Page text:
Wednesday, March 3, 2010

Getting Unstuck, part 1

Okay, I got a great comment the other day from someone wondering how to get unstuck. So, how do you get unstuck? Here's the first installment to answer that question... But, I'd love to hear your personal techniques that help you!

Improv has lots of moments when you feel like you're stuck. Part 1 will be mostly about the mental part of feeling stuck, and how to work through it. In part 2 I'll offer a few exercises that can help a team get over these sorts of situations.

But, without any further ado, here's some thoughts on getting stuck. Some of them are a little random, but I hope they make sense to you.

1. You're never stuck. Unless you literally die on stage, there are always things you can do to pull out of a situation and make it better. Improvisation means always looking forward, and always believing that there is something that you can do in this present moment to make things better. Even if a scene starts out horribly with tons of blocking and bad improv, doing the fundamentals of improv will move things forward.

2. You have partners and collaborators who should help you out. You're not an island on the improv stage. If you feel like you're blowing it because you're not coming up with witty things, and the scene is going nowhere, make sure that you've got partners you can trust. They should help you out. And, if they consistently don't help you out, then it's time to do some team-building exercises, or at least ask them why they aren't helping you.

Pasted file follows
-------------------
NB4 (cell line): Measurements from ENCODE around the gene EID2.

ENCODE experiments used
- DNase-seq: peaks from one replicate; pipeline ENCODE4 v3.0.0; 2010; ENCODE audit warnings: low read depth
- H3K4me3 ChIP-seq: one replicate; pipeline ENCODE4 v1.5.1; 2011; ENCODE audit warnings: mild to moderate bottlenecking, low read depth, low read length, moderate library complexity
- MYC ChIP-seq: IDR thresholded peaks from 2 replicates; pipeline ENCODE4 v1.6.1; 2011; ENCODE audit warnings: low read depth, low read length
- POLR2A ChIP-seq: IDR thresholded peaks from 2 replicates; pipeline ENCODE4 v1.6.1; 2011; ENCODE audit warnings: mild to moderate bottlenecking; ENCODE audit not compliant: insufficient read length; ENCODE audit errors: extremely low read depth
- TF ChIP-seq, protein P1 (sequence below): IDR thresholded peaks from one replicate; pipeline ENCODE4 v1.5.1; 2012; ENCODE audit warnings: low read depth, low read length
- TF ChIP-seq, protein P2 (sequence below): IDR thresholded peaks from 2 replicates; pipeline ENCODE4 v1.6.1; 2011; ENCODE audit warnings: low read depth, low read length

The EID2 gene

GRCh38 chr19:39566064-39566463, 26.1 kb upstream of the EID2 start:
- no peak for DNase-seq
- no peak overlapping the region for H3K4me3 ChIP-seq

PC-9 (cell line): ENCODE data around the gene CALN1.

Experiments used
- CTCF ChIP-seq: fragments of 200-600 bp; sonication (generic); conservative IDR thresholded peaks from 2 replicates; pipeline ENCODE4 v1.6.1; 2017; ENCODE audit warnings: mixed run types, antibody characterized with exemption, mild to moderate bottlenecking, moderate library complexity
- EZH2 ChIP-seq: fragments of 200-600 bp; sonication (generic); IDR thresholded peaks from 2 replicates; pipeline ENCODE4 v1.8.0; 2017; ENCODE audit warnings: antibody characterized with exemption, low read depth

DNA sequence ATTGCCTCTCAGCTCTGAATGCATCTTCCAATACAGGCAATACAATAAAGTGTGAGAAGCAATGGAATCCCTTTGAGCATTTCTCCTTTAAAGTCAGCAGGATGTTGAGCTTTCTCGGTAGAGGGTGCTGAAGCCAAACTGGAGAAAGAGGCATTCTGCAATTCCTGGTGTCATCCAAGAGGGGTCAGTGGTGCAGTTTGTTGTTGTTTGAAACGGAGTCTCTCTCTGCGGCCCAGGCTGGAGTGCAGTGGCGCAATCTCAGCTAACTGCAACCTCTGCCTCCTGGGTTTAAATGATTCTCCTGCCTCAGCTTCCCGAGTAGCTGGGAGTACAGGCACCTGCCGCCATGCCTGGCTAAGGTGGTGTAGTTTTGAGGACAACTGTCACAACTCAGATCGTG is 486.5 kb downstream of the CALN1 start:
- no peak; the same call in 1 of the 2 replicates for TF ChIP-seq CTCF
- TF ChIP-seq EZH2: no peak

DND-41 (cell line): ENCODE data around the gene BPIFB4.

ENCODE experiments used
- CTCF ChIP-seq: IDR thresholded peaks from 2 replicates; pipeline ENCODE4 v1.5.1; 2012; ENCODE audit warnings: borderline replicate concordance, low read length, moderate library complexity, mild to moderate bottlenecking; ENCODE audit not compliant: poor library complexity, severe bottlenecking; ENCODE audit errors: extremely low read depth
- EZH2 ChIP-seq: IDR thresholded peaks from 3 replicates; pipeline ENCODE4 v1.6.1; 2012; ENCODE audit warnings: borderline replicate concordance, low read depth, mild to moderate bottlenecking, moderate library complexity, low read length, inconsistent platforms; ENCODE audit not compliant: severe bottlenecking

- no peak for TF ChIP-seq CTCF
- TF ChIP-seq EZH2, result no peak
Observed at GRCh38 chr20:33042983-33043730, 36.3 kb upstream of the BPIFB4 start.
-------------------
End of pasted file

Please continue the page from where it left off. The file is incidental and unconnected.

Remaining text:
3. Maybe you're not stuck, maybe your personal standards are too high. It's true, the bane of improv is that the material is not scripted and/or market tested. So, there's lots of uncertainty about how the audience might respond, and conscientious people want everything they do to be a success. The truth is that improvisers need to figure out ways to take the pressure off, so they can enter a state where they're playing on stage. Del Close used to say, "F@#$ it" right before he got on stage. It sounds weird, but that's the attitude that usually gets people in the right mindset for great performance.

I once took a jazz masterclass with a piano professional who told me, "don't think, just play. Eventually, the notes you want will start coming out." It's actually pretty true, but this is easier said than done. Most of us have been trained to be analytical/critical. Time to unlearn that for improv.

4. Embrace the awkward moments. There will be many, and they can be comedic gold. Lean into them and let yourself feel it. And, they're suddenly not that scary. Usually what improvisers consider to be long awkward pauses, the audience thinks are set-ups, and usually aren't really that long. Unless you normally move at the speed of a dead turtle, pauses are a good thing. Some of the best moments I've seen were prompted by real awkwardness when it was clear the improvisers were temporarily lost.

5. Utilize other resources than words. Too often we get stuck because we can't think of the right words. But, words are just a small part of improvising, and movement uses a totally different part of our brain than thinking up witty sentences, so you really don't need to think about it. Just MOVE!

What other resources can you use? Emotions like anger, fear, surprise using your face, physical characteristics like limps, hunching your shoulders, posture, all sorts of actions like drinking, digging, writing, sawing, exploring your environment, being silenct, falling down, etc.

6. Work the process, and don't block each other. What's the improv process? It goes something like this: One person says something and does something. The other person believes it, and says or does something that adds to what the first person did. The process continues.

7. Give up control. Chances are the audience will like you. They paid money and cognitive dissonance theory states that most people will justify their decision to go out and spend money on improv rather than bitch about it. That's good, so you don't need to control scenes and make them end the way you would if you were writing a screenplay. Instead, just enjoy the process, experience each moment, and see what happens.

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